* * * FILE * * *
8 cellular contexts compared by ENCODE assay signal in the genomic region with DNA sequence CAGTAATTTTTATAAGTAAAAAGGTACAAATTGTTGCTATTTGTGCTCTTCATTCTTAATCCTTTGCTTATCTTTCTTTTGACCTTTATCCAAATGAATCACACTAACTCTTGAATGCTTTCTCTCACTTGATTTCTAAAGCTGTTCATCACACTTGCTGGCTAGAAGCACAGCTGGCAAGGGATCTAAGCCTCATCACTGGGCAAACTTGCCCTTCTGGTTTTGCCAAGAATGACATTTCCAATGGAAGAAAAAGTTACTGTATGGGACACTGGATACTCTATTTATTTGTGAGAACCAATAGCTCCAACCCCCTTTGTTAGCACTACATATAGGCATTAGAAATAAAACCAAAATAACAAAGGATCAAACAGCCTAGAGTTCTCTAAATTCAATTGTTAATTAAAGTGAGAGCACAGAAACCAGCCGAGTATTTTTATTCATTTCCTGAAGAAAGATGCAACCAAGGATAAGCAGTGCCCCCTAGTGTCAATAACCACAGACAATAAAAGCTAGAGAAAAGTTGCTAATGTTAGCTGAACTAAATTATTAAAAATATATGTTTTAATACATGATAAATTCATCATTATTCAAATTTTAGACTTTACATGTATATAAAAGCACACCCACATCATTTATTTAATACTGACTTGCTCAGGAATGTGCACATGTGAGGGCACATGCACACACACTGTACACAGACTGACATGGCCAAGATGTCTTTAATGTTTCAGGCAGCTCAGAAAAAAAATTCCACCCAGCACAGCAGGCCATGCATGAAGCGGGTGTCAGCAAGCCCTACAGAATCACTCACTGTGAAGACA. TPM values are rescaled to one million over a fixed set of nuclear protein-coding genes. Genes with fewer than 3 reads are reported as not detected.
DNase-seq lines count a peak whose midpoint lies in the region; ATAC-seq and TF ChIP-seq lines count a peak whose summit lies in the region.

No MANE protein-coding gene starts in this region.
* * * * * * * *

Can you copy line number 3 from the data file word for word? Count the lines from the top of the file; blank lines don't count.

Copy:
No MANE protein-coding gene starts in this region.